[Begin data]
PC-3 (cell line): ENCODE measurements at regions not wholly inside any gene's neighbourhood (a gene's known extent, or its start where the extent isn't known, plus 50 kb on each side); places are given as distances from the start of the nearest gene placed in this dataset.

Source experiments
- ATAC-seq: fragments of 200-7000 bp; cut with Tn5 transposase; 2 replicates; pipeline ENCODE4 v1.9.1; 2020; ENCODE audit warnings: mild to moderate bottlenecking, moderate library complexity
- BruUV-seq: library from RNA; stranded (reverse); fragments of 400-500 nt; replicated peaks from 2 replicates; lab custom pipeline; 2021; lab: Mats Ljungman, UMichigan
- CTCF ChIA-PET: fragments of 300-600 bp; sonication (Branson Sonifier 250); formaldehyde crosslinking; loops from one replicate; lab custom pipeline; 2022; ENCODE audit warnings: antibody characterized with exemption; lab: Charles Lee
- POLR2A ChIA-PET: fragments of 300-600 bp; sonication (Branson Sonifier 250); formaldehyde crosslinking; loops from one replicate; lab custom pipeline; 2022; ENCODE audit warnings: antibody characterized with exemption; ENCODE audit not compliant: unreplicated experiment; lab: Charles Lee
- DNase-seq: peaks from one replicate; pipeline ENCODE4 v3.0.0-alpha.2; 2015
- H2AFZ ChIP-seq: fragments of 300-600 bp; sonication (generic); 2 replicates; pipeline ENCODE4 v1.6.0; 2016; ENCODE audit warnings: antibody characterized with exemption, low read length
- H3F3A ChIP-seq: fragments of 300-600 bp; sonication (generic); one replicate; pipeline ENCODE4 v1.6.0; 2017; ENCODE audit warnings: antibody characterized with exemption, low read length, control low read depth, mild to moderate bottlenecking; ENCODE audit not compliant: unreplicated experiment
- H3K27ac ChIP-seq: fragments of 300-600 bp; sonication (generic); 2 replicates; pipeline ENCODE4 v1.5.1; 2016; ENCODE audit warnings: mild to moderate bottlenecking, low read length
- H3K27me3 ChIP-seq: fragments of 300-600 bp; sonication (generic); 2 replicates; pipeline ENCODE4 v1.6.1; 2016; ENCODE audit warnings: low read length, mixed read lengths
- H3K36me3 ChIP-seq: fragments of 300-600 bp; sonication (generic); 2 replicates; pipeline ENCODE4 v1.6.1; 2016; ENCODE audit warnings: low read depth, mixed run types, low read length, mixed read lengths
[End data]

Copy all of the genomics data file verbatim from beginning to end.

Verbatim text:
PC-3 (cell line): ENCODE measurements at regions not wholly inside any gene's neighbourhood (a gene's known extent, or its start where the extent isn't known, plus 50 kb on each side); places are given as distances from the start of the nearest gene placed in this dataset.

Source experiments
- ATAC-seq: fragments of 200-7000 bp; cut with Tn5 transposase; 2 replicates; pipeline ENCODE4 v1.9.1; 2020; ENCODE audit warnings: mild to moderate bottlenecking, moderate library complexity
- BruUV-seq: library from RNA; stranded (reverse); fragments of 400-500 nt; replicated peaks from 2 replicates; lab custom pipeline; 2021; lab: Mats Ljungman, UMichigan
- CTCF ChIA-PET: fragments of 300-600 bp; sonication (Branson Sonifier 250); formaldehyde crosslinking; loops from one replicate; lab custom pipeline; 2022; ENCODE audit warnings: antibody characterized with exemption; lab: Charles Lee
- POLR2A ChIA-PET: fragments of 300-600 bp; sonication (Branson Sonifier 250); formaldehyde crosslinking; loops from one replicate; lab custom pipeline; 2022; ENCODE audit warnings: antibody characterized with exemption; ENCODE audit not compliant: unreplicated experiment; lab: Charles Lee
- DNase-seq: peaks from one replicate; pipeline ENCODE4 v3.0.0-alpha.2; 2015
- H2AFZ ChIP-seq: fragments of 300-600 bp; sonication (generic); 2 replicates; pipeline ENCODE4 v1.6.0; 2016; ENCODE audit warnings: antibody characterized with exemption, low read length
- H3F3A ChIP-seq: fragments of 300-600 bp; sonication (generic); one replicate; pipeline ENCODE4 v1.6.0; 2017; ENCODE audit warnings: antibody characterized with exemption, low read length, control low read depth, mild to moderate bottlenecking; ENCODE audit not compliant: unreplicated experiment
- H3K27ac ChIP-seq: fragments of 300-600 bp; sonication (generic); 2 replicates; pipeline ENCODE4 v1.5.1; 2016; ENCODE audit warnings: mild to moderate bottlenecking, low read length
- H3K27me3 ChIP-seq: fragments of 300-600 bp; sonication (generic); 2 replicates; pipeline ENCODE4 v1.6.1; 2016; ENCODE audit warnings: low read length, mixed read lengths
- H3K36me3 ChIP-seq: fragments of 300-600 bp; sonication (generic); 2 replicates; pipeline ENCODE4 v1.6.1; 2016; ENCODE audit warnings: low read depth, mixed run types, low read length, mixed read lengths